Global civilisation is replaced by a novel “geocivilisation” which is built along shared interests, considers the creation of a harmonious world order a priority, and is based on the transposition into the 21st century of the millennia-old Chinese ecological civilisation.
Because this is the long-term Eurasian age, which builds on sustainable growth, green technologies, green money, ecological approach, and peaceful prosperity. One of the foundations of Chinese philosophy is the yin-yang principle. The 21st-century geopolitics also seeks balance, which is based on the geopolitics of yin-yang: East and West, North and South, and the joint implementation of hard and soft elements. The long-term cooperation of China and the United States, the harmonious cooperation of centres and peripheries, the winners of which will undoubtedly be the new gate regions (ASEAN countries, Central Asia, Eastern and Central Europe, HUB centres) through the harmonious partnerships of global cities and nation states.
Paul Tucker, the former Deputy Governor of the Bank of England was asked during the Tacitus Lectures held in March 2016 in London who the winner countries, nations, communities, and leaders of the 21st century might be. Those countries which harmonise their financial, that is monetary policy, economic policy, and geopolitics.
The future will be long-term, sustainable, and Eurasian, in which those countries will the winners which are interconnected, seek balance, financial and growth balance alike, and which have a long-term vision, in which monetary policy, geopolitics, and economic policy as well as the related national strategy (3+1) are implemented together.
To sum up, the 21 most important theses for the new world order of the 21st-century geopolitics and geoeconomics.
- We live a new world order, where new actors, new partnerships, new battlefields, and new myths are born.
- The new world is multipolar.
- Geography is of essence – in order to understand the new changing world order, we must return to geography.
- We live in the age of geoeconomy – besides geopolitics, this new discipline, geoeconomy, which is the fusion of social sciences, geography, and economics – is becoming increasingly important.
- We are experiencing a turning point in technology.
- We live in the age of fusions and networks.
- The world economic pole has clearly shifted to the East.
- The two most important passwords of the 21st century are connectivity and complexity.
- Data is the raw material and experience is the service of the 21st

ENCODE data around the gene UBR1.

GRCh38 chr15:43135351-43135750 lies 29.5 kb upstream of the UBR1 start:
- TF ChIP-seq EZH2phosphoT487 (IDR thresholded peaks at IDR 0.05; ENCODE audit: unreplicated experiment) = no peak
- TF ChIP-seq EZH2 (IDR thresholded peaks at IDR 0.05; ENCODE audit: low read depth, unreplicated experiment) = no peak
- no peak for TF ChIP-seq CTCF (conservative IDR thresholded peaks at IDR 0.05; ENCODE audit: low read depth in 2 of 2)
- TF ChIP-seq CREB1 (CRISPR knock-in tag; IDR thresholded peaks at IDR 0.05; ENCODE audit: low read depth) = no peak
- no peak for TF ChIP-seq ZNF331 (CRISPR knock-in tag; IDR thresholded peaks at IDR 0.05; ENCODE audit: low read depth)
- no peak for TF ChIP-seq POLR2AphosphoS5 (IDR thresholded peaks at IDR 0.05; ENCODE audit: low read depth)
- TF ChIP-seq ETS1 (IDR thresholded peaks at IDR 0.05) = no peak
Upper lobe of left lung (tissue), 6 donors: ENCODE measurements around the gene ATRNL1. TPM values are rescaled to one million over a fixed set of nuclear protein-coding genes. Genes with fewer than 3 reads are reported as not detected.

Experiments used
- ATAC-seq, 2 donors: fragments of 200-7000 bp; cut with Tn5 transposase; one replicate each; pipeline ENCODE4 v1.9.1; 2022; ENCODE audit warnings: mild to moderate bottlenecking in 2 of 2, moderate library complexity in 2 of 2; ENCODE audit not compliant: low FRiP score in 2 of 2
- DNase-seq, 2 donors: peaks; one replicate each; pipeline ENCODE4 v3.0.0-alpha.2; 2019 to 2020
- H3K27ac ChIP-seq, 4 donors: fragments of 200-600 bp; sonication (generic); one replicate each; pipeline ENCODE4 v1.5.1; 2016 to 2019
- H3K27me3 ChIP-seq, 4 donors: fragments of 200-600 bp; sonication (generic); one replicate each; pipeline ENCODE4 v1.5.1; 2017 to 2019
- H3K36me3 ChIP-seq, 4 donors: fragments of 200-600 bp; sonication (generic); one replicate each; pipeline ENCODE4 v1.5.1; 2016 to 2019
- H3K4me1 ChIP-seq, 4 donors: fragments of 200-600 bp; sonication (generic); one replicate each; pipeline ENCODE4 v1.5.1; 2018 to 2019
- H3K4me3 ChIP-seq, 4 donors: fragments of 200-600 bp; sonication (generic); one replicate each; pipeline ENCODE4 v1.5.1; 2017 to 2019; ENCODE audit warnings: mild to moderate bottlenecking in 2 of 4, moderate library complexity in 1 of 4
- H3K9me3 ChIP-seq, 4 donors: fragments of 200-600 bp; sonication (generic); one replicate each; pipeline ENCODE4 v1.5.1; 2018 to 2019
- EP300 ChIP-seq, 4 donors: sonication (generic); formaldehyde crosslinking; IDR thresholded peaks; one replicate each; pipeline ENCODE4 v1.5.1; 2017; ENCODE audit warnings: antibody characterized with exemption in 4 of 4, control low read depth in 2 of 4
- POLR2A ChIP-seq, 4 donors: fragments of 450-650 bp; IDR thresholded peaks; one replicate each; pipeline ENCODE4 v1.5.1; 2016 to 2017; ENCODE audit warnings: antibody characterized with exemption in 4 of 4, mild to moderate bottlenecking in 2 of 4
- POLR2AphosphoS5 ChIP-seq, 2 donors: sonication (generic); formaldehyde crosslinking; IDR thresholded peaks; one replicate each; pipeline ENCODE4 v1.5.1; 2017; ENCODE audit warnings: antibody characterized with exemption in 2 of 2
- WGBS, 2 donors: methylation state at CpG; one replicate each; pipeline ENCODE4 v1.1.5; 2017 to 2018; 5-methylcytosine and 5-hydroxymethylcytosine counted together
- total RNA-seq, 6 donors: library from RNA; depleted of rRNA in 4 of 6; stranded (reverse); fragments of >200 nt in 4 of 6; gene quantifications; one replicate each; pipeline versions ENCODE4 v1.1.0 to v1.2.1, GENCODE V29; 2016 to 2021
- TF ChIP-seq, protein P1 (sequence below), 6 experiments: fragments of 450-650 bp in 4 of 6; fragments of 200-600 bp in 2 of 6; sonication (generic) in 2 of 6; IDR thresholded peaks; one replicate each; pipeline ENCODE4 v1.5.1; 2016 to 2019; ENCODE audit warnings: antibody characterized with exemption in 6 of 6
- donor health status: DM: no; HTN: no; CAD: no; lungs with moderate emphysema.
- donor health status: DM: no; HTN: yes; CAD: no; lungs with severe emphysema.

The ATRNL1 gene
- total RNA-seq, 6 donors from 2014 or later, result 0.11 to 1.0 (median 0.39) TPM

- The 21st century will be the continental (land) age of Eurasia, putting an end to the 500-year-long Atlantic age.
- Where the most important areas and winners can be the gate regions of the Eurasian continent (ASEAN countries, Central Asia, Eastern and Central European 17+1 countries), meaning that former peripherals will become the new centres in the future.
- New alliances are formed along interests and values.
- We live in the age of a new Renaissance,
- where global city states and megaregions will assume a highly important role – just as the polises did in the Renaissance. So, we live in the age of global city states.
- A new way of thinking and set of values are beginning to emerge: the role of nature, family, harmony, and sustainability will become more and more important, just as national identity and local culture as opposed to globalism.
- Our world is progressing from a global civilisation towards a sustainable new geocivilisation.
- The world seeks inner harmony and balance; that is why the ancient yin-yang principle, which produce their effect together, is important.
- Balance equally implies the balance of employment, growth, and finance and the equilibrium of geopolitics, money, and technology.
- The ancient is the “new” – in the age of technology, those nations and centre will be successful which are able to transfer their ancient knowledge into the 21st And the nations which can recreate the existing ancient knowledge.
- We must redraw our maps in order to understand the spatial changes and trends of the 21st
- The future will be long-term, sustainable, and Eurasian – the greatest challenges are the right solutions to global climate change, sustainability, sustainable economic growth as well as connectivity and complexity.
In order to find the right solutions, we must have new maps, novel approaches, fusions with long-term visions because new economics, new functional geography, and new sustainable technologies and models are needed. The future has begun!
The author is head of Pallas Athene Domus Meriti Foundation